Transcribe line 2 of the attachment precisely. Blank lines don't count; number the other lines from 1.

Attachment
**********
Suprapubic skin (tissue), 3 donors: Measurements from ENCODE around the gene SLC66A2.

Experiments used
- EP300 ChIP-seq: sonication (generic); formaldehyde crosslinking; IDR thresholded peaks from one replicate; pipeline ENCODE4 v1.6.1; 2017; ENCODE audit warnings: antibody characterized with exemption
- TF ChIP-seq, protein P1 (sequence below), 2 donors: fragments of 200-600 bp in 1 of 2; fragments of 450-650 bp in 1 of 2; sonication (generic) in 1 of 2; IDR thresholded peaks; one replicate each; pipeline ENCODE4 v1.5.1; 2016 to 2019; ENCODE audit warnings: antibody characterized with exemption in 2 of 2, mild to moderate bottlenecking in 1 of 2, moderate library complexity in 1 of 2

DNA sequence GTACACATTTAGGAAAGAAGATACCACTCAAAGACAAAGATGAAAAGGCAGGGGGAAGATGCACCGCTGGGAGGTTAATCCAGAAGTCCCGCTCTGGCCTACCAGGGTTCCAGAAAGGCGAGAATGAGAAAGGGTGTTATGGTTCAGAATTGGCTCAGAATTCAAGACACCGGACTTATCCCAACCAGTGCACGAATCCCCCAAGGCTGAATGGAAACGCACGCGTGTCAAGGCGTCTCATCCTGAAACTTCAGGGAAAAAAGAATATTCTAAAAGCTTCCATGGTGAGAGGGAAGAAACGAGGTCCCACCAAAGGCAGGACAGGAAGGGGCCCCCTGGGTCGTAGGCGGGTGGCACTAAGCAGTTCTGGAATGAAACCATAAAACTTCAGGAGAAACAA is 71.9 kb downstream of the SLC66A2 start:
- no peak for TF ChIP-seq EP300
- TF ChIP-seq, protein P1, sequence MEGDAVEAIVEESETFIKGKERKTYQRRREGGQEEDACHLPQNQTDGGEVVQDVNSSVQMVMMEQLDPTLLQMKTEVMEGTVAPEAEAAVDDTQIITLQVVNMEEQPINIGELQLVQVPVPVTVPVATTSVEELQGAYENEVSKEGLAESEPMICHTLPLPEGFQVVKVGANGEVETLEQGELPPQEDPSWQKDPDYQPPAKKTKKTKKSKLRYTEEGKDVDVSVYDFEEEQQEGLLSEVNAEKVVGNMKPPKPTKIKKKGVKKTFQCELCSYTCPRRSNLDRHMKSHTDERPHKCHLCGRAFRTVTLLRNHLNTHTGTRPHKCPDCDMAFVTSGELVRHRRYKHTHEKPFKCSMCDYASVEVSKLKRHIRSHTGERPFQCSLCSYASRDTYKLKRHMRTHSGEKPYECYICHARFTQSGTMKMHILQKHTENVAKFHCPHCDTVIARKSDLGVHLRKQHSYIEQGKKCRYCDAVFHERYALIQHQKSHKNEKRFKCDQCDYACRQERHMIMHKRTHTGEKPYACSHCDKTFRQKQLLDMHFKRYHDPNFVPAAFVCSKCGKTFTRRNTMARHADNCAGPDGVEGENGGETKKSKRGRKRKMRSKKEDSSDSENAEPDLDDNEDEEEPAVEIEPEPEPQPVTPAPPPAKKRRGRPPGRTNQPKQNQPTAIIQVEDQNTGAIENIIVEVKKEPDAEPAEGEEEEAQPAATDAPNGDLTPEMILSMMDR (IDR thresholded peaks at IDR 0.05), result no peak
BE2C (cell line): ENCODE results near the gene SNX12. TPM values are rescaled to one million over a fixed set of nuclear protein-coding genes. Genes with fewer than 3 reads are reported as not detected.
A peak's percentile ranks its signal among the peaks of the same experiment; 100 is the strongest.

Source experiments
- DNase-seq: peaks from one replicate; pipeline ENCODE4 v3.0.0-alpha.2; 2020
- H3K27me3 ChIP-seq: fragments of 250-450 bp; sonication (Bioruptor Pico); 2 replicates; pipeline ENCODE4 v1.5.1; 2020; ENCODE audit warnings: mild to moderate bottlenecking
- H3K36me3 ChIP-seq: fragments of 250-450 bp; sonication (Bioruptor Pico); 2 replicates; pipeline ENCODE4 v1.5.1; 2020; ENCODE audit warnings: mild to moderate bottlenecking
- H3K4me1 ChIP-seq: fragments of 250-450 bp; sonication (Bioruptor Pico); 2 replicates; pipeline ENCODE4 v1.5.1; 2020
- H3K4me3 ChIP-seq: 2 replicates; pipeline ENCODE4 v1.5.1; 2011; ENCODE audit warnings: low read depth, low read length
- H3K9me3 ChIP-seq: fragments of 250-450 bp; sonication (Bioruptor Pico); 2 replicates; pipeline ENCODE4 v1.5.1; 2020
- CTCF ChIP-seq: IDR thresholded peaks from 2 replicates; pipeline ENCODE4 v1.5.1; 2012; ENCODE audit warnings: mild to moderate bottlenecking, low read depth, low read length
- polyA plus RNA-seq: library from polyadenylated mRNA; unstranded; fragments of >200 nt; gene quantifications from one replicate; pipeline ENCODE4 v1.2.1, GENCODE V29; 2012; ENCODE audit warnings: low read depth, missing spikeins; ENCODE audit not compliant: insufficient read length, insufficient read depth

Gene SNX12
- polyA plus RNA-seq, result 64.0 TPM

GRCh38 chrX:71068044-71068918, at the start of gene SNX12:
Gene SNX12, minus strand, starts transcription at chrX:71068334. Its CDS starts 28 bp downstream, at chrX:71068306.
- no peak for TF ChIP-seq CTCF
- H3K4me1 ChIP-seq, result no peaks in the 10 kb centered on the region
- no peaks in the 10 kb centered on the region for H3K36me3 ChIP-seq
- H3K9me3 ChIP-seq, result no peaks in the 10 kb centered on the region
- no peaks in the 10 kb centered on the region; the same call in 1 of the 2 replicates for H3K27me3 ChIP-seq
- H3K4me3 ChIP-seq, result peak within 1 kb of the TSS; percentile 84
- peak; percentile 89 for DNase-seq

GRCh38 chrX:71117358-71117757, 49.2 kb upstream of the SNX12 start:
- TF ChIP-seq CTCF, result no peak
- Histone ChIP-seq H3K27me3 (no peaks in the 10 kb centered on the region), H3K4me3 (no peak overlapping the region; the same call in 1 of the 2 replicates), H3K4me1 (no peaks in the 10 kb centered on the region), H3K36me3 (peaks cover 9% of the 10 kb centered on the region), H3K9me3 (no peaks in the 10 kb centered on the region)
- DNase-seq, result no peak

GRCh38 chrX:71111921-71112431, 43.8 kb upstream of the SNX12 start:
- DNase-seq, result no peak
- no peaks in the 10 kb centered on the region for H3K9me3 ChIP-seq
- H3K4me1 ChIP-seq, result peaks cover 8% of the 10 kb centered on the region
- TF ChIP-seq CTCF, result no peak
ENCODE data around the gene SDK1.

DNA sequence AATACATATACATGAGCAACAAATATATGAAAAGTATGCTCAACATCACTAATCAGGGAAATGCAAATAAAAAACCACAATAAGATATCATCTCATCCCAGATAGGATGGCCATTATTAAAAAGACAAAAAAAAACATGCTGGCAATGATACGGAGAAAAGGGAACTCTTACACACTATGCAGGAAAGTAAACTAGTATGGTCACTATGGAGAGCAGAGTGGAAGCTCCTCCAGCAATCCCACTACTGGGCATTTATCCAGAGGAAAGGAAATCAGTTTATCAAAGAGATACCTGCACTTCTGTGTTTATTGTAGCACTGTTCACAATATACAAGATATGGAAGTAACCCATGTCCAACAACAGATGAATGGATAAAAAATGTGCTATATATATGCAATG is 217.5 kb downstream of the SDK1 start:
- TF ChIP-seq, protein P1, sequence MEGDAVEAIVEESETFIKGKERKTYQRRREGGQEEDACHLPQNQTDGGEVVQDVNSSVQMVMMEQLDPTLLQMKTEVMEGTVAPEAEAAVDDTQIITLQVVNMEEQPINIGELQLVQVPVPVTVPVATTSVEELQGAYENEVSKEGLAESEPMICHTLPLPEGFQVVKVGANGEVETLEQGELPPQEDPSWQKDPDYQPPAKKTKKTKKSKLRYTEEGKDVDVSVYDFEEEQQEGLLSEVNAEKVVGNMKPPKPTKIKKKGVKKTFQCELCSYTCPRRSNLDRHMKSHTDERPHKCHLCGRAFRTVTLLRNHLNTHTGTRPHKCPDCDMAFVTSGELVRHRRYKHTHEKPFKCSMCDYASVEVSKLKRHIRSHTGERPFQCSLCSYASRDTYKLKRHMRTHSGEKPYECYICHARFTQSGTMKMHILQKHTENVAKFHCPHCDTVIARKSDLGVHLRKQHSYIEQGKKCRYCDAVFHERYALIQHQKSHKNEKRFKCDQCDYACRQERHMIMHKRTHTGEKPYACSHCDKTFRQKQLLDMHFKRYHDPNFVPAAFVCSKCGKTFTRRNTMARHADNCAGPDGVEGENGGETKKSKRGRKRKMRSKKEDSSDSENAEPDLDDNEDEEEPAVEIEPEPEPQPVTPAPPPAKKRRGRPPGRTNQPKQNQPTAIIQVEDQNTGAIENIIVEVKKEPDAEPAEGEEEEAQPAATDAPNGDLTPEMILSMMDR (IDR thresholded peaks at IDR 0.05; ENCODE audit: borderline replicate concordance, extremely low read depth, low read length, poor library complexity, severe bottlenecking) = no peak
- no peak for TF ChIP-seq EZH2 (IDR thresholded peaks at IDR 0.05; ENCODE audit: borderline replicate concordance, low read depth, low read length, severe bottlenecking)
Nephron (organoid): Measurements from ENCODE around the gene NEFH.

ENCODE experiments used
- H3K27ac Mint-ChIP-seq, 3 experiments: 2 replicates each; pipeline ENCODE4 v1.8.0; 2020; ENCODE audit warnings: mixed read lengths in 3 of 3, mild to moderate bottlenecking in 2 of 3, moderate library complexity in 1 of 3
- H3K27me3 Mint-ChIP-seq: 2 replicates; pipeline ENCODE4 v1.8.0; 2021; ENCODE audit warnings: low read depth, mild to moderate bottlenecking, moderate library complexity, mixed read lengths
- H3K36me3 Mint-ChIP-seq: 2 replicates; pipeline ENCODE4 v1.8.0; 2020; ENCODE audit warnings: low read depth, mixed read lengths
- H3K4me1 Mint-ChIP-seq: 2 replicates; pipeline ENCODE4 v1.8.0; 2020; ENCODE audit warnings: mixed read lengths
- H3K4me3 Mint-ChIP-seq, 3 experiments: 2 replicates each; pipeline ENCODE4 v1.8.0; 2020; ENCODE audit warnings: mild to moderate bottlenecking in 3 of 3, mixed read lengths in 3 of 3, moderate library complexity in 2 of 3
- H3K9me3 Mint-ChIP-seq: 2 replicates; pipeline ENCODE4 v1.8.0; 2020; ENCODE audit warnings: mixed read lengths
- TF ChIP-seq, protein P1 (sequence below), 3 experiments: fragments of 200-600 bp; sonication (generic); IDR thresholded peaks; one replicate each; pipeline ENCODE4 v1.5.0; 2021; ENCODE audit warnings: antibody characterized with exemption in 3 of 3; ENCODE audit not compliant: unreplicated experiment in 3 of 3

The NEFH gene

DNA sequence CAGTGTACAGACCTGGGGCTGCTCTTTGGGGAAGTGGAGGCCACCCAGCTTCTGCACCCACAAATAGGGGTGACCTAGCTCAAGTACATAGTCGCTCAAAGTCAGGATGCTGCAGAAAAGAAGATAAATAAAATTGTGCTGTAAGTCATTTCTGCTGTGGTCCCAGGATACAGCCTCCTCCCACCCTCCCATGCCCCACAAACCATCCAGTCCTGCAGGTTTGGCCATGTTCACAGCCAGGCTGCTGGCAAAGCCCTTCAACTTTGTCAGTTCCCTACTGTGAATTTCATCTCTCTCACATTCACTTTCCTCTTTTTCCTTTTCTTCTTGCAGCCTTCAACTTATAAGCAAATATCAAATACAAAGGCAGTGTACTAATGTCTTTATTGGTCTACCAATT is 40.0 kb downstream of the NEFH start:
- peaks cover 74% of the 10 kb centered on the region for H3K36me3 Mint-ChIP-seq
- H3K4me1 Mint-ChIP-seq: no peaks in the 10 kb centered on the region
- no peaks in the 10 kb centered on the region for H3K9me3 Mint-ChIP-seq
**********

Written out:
Experiments used